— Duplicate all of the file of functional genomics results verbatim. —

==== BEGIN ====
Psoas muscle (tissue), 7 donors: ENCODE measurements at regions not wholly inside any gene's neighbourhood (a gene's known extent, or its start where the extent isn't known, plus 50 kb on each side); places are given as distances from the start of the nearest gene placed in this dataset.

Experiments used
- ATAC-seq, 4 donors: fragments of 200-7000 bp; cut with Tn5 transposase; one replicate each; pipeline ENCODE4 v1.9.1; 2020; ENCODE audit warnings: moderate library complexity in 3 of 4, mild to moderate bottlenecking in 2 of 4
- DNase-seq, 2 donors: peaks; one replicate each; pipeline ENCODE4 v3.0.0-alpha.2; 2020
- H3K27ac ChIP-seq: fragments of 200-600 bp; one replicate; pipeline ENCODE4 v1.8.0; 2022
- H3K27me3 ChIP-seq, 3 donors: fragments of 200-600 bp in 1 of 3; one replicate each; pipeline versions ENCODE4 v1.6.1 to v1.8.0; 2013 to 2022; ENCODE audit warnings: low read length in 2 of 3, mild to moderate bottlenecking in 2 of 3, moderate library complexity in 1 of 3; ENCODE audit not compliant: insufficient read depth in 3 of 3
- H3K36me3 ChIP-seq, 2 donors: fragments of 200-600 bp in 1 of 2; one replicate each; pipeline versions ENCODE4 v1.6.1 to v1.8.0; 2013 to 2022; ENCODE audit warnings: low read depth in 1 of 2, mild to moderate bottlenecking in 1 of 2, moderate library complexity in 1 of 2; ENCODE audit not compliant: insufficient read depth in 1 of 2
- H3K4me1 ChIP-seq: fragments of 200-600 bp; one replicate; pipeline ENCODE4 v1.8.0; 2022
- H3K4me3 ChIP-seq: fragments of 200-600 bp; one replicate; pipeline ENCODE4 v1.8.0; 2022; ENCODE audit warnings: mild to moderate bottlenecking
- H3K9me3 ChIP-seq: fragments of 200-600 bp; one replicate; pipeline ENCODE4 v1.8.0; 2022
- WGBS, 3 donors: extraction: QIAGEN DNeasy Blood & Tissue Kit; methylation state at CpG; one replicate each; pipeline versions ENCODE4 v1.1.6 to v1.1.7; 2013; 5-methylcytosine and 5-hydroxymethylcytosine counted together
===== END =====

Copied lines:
Psoas muscle (tissue), 7 donors: ENCODE measurements at regions not wholly inside any gene's neighbourhood (a gene's known extent, or its start where the extent isn't known, plus 50 kb on each side); places are given as distances from the start of the nearest gene placed in this dataset.

Experiments used
- ATAC-seq, 4 donors: fragments of 200-7000 bp; cut with Tn5 transposase; one replicate each; pipeline ENCODE4 v1.9.1; 2020; ENCODE audit warnings: moderate library complexity in 3 of 4, mild to moderate bottlenecking in 2 of 4
- DNase-seq, 2 donors: peaks; one replicate each; pipeline ENCODE4 v3.0.0-alpha.2; 2020
- H3K27ac ChIP-seq: fragments of 200-600 bp; one replicate; pipeline ENCODE4 v1.8.0; 2022
- H3K27me3 ChIP-seq, 3 donors: fragments of 200-600 bp in 1 of 3; one replicate each; pipeline versions ENCODE4 v1.6.1 to v1.8.0; 2013 to 2022; ENCODE audit warnings: low read length in 2 of 3, mild to moderate bottlenecking in 2 of 3, moderate library complexity in 1 of 3; ENCODE audit not compliant: insufficient read depth in 3 of 3
- H3K36me3 ChIP-seq, 2 donors: fragments of 200-600 bp in 1 of 2; one replicate each; pipeline versions ENCODE4 v1.6.1 to v1.8.0; 2013 to 2022; ENCODE audit warnings: low read depth in 1 of 2, mild to moderate bottlenecking in 1 of 2, moderate library complexity in 1 of 2; ENCODE audit not compliant: insufficient read depth in 1 of 2
- H3K4me1 ChIP-seq: fragments of 200-600 bp; one replicate; pipeline ENCODE4 v1.8.0; 2022
- H3K4me3 ChIP-seq: fragments of 200-600 bp; one replicate; pipeline ENCODE4 v1.8.0; 2022; ENCODE audit warnings: mild to moderate bottlenecking
- H3K9me3 ChIP-seq: fragments of 200-600 bp; one replicate; pipeline ENCODE4 v1.8.0; 2022
- WGBS, 3 donors: extraction: QIAGEN DNeasy Blood & Tissue Kit; methylation state at CpG; one replicate each; pipeline versions ENCODE4 v1.1.6 to v1.1.7; 2013; 5-methylcytosine and 5-hydroxymethylcytosine counted together